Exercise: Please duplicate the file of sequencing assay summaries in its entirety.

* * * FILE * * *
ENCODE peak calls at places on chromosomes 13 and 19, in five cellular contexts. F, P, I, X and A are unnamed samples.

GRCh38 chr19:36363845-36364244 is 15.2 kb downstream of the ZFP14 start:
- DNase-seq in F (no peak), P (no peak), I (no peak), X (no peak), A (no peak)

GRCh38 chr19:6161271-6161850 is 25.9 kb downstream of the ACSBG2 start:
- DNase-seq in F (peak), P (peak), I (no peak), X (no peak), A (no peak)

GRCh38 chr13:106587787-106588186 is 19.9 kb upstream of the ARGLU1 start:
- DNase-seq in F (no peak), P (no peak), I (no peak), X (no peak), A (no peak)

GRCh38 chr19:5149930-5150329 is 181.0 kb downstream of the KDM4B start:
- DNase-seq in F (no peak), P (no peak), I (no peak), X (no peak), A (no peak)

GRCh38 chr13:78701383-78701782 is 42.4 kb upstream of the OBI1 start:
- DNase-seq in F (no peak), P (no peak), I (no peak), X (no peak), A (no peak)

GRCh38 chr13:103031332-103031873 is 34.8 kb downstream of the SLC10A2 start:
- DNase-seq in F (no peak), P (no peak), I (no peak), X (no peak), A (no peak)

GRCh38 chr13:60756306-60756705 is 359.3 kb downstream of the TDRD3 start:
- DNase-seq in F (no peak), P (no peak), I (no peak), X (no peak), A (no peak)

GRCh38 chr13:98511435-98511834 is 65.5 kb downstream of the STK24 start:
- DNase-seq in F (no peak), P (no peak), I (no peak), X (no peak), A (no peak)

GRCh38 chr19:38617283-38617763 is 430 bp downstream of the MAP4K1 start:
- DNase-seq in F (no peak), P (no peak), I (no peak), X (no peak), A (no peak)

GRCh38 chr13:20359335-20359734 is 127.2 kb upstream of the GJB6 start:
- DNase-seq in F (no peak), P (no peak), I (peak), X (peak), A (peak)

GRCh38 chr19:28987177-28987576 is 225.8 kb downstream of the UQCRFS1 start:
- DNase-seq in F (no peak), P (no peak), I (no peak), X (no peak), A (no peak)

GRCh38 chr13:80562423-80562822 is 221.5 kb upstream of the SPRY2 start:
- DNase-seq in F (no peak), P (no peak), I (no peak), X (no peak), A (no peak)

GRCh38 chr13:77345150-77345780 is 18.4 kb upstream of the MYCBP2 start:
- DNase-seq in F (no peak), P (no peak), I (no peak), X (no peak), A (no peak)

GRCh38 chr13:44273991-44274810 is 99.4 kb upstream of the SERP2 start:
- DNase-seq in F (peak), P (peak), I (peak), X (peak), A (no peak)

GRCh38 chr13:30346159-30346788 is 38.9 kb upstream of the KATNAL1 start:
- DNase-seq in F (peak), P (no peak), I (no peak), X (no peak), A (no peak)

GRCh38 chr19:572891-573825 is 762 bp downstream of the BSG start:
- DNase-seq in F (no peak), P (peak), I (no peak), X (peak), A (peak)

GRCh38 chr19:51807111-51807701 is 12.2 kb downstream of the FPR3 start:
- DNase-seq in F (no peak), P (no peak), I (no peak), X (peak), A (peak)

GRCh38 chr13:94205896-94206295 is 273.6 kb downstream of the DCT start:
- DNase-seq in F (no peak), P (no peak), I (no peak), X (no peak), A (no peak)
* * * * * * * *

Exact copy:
ENCODE peak calls at places on chromosomes 13 and 19, in five cellular contexts. F, P, I, X and A are unnamed samples.

GRCh38 chr19:36363845-36364244 is 15.2 kb downstream of the ZFP14 start:
- DNase-seq in F (no peak), P (no peak), I (no peak), X (no peak), A (no peak)

GRCh38 chr19:6161271-6161850 is 25.9 kb downstream of the ACSBG2 start:
- DNase-seq in F (peak), P (peak), I (no peak), X (no peak), A (no peak)

GRCh38 chr13:106587787-106588186 is 19.9 kb upstream of the ARGLU1 start:
- DNase-seq in F (no peak), P (no peak), I (no peak), X (no peak), A (no peak)

GRCh38 chr19:5149930-5150329 is 181.0 kb downstream of the KDM4B start:
- DNase-seq in F (no peak), P (no peak), I (no peak), X (no peak), A (no peak)

GRCh38 chr13:78701383-78701782 is 42.4 kb upstream of the OBI1 start:
- DNase-seq in F (no peak), P (no peak), I (no peak), X (no peak), A (no peak)

GRCh38 chr13:103031332-103031873 is 34.8 kb downstream of the SLC10A2 start:
- DNase-seq in F (no peak), P (no peak), I (no peak), X (no peak), A (no peak)

GRCh38 chr13:60756306-60756705 is 359.3 kb downstream of the TDRD3 start:
- DNase-seq in F (no peak), P (no peak), I (no peak), X (no peak), A (no peak)

GRCh38 chr13:98511435-98511834 is 65.5 kb downstream of the STK24 start:
- DNase-seq in F (no peak), P (no peak), I (no peak), X (no peak), A (no peak)

GRCh38 chr19:38617283-38617763 is 430 bp downstream of the MAP4K1 start:
- DNase-seq in F (no peak), P (no peak), I (no peak), X (no peak), A (no peak)

GRCh38 chr13:20359335-20359734 is 127.2 kb upstream of the GJB6 start:
- DNase-seq in F (no peak), P (no peak), I (peak), X (peak), A (peak)

GRCh38 chr19:28987177-28987576 is 225.8 kb downstream of the UQCRFS1 start:
- DNase-seq in F (no peak), P (no peak), I (no peak), X (no peak), A (no peak)

GRCh38 chr13:80562423-80562822 is 221.5 kb upstream of the SPRY2 start:
- DNase-seq in F (no peak), P (no peak), I (no peak), X (no peak), A (no peak)

GRCh38 chr13:77345150-77345780 is 18.4 kb upstream of the MYCBP2 start:
- DNase-seq in F (no peak), P (no peak), I (no peak), X (no peak), A (no peak)

GRCh38 chr13:44273991-44274810 is 99.4 kb upstream of the SERP2 start:
- DNase-seq in F (peak), P (peak), I (peak), X (peak), A (no peak)

GRCh38 chr13:30346159-30346788 is 38.9 kb upstream of the KATNAL1 start:
- DNase-seq in F (peak), P (no peak), I (no peak), X (no peak), A (no peak)

GRCh38 chr19:572891-573825 is 762 bp downstream of the BSG start:
- DNase-seq in F (no peak), P (peak), I (no peak), X (peak), A (peak)

GRCh38 chr19:51807111-51807701 is 12.2 kb downstream of the FPR3 start:
- DNase-seq in F (no peak), P (no peak), I (no peak), X (peak), A (peak)

GRCh38 chr13:94205896-94206295 is 273.6 kb downstream of the DCT start:
- DNase-seq in F (no peak), P (no peak), I (no peak), X (no peak), A (no peak)